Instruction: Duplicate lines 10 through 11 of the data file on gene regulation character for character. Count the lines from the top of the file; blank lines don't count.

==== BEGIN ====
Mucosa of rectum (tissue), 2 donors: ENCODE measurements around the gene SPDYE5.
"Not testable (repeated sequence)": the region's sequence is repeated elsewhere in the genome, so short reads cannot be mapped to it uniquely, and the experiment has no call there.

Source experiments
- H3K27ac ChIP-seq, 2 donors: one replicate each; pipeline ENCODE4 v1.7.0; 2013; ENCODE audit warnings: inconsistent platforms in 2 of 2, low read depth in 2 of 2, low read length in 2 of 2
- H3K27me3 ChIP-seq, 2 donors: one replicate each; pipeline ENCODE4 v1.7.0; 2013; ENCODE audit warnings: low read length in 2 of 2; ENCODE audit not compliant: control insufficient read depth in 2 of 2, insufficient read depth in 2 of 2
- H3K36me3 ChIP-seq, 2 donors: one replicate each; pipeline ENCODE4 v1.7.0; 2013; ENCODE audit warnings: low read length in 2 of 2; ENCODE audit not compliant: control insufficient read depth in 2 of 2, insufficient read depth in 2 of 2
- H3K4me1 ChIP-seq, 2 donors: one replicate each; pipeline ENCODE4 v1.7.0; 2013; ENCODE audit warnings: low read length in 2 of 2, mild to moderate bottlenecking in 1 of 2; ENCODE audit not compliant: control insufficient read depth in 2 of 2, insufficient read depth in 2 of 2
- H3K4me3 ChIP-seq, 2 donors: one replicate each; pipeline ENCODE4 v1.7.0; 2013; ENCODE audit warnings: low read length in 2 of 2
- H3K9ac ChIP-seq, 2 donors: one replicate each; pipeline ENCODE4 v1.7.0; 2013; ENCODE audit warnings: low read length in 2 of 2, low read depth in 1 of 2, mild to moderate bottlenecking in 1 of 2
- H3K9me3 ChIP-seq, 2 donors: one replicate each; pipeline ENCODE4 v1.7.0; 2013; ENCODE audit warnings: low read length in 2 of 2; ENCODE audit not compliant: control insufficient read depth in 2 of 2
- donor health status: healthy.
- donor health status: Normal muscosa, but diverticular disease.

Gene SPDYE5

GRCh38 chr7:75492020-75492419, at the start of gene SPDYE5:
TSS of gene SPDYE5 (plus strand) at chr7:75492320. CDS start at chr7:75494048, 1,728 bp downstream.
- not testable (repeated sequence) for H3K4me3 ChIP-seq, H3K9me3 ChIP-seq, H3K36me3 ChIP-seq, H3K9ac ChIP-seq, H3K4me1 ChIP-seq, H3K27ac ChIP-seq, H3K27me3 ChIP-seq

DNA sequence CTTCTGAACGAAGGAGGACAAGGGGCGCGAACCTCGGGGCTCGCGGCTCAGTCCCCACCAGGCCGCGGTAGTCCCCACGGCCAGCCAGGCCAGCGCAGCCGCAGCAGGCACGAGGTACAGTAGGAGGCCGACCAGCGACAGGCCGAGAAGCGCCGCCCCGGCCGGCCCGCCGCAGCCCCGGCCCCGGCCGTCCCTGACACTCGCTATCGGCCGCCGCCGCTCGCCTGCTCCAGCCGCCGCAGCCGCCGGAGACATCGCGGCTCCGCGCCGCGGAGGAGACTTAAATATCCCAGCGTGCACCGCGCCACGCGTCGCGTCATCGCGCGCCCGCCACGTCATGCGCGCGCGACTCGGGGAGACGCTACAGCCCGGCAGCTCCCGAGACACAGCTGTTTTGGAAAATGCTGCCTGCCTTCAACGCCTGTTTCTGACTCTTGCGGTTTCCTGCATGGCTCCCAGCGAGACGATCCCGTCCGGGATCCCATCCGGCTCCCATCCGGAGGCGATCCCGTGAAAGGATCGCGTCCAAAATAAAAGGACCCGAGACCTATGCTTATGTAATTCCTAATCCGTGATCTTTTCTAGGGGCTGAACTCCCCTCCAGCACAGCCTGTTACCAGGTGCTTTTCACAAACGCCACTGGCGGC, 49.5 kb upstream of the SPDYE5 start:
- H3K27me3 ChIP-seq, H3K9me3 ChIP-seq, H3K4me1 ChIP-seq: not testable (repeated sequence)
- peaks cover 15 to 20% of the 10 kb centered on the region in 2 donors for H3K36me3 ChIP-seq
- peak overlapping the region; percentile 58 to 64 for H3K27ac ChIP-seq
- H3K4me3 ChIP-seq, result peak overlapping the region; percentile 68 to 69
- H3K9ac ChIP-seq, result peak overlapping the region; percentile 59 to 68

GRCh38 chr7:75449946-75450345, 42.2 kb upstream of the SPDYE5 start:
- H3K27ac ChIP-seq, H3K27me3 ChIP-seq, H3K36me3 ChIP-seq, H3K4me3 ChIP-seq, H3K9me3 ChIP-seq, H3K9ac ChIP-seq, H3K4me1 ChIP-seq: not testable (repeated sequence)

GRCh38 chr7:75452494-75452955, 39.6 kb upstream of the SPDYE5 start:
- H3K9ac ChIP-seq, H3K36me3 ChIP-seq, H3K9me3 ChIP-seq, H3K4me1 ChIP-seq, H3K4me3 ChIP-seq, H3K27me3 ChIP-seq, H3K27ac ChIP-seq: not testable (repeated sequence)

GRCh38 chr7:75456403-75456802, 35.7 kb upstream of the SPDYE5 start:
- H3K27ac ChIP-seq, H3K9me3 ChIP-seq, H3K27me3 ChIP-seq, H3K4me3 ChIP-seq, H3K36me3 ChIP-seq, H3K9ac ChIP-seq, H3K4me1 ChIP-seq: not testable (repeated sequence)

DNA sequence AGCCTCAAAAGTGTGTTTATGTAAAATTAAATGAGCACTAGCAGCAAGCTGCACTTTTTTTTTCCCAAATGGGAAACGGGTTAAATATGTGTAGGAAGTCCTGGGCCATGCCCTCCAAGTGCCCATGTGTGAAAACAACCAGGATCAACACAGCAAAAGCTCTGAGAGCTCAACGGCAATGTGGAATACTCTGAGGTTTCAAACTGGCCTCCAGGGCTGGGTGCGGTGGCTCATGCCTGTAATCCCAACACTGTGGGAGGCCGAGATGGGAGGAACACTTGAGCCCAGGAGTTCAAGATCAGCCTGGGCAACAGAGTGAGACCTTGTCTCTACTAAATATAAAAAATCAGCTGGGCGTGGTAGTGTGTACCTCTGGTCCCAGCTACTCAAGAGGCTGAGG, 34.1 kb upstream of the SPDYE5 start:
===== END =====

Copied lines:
- H3K9me3 ChIP-seq, 2 donors: one replicate each; pipeline ENCODE4 v1.7.0; 2013; ENCODE audit warnings: low read length in 2 of 2; ENCODE audit not compliant: control insufficient read depth in 2 of 2
- donor health status: healthy.